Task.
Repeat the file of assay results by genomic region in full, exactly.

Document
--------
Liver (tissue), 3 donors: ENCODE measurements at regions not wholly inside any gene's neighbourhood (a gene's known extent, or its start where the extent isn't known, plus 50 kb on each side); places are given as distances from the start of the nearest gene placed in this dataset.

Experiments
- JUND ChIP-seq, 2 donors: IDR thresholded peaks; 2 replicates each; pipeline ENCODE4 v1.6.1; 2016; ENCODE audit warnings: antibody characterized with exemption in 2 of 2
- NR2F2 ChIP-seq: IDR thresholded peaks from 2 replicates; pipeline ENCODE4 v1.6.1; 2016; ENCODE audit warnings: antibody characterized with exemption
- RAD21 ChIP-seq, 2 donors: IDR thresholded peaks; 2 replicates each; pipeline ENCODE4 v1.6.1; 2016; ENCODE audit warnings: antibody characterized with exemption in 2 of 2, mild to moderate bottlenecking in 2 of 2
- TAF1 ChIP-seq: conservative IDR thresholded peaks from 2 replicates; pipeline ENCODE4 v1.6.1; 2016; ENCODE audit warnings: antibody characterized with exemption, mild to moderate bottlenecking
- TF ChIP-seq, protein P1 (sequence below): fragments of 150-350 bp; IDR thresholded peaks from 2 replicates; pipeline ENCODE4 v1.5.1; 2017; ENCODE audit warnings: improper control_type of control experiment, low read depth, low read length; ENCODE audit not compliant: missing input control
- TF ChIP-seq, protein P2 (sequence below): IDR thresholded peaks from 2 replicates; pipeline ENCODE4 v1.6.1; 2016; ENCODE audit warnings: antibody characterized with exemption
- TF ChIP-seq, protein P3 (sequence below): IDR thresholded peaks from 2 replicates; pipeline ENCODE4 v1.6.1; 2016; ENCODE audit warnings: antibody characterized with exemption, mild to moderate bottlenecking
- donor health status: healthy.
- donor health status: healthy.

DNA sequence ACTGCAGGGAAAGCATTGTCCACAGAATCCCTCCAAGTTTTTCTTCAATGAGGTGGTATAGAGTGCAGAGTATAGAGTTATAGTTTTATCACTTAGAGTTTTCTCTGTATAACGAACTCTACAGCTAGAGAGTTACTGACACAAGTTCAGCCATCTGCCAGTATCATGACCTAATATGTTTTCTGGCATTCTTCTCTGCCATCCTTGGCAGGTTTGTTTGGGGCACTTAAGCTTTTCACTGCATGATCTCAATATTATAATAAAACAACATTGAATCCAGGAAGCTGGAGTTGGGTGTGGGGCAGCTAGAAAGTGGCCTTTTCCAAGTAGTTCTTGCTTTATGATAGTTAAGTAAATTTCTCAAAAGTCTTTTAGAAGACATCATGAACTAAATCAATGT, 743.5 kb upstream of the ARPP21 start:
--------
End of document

Liver (tissue), 3 donors: ENCODE measurements at regions not wholly inside any gene's neighbourhood (a gene's known extent, or its start where the extent isn't known, plus 50 kb on each side); places are given as distances from the start of the nearest gene placed in this dataset.

Experiments
- JUND ChIP-seq, 2 donors: IDR thresholded peaks; 2 replicates each; pipeline ENCODE4 v1.6.1; 2016; ENCODE audit warnings: antibody characterized with exemption in 2 of 2
- NR2F2 ChIP-seq: IDR thresholded peaks from 2 replicates; pipeline ENCODE4 v1.6.1; 2016; ENCODE audit warnings: antibody characterized with exemption
- RAD21 ChIP-seq, 2 donors: IDR thresholded peaks; 2 replicates each; pipeline ENCODE4 v1.6.1; 2016; ENCODE audit warnings: antibody characterized with exemption in 2 of 2, mild to moderate bottlenecking in 2 of 2
- TAF1 ChIP-seq: conservative IDR thresholded peaks from 2 replicates; pipeline ENCODE4 v1.6.1; 2016; ENCODE audit warnings: antibody characterized with exemption, mild to moderate bottlenecking
- TF ChIP-seq, protein P1 (sequence below): fragments of 150-350 bp; IDR thresholded peaks from 2 replicates; pipeline ENCODE4 v1.5.1; 2017; ENCODE audit warnings: improper control_type of control experiment, low read depth, low read length; ENCODE audit not compliant: missing input control
- TF ChIP-seq, protein P2 (sequence below): IDR thresholded peaks from 2 replicates; pipeline ENCODE4 v1.6.1; 2016; ENCODE audit warnings: antibody characterized with exemption
- TF ChIP-seq, protein P3 (sequence below): IDR thresholded peaks from 2 replicates; pipeline ENCODE4 v1.6.1; 2016; ENCODE audit warnings: antibody characterized with exemption, mild to moderate bottlenecking
- donor health status: healthy.
- donor health status: healthy.

DNA sequence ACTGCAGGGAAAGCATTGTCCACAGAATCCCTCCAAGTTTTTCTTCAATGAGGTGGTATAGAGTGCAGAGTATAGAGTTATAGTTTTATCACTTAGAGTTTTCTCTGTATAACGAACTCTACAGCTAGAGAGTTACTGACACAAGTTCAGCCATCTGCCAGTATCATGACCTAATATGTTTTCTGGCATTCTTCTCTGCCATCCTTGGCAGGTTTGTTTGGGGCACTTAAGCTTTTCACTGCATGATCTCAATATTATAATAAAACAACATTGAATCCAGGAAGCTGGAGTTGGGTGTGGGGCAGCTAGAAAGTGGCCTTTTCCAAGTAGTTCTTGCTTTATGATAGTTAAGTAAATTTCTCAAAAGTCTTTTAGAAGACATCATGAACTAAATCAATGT, 743.5 kb upstream of the ARPP21 start: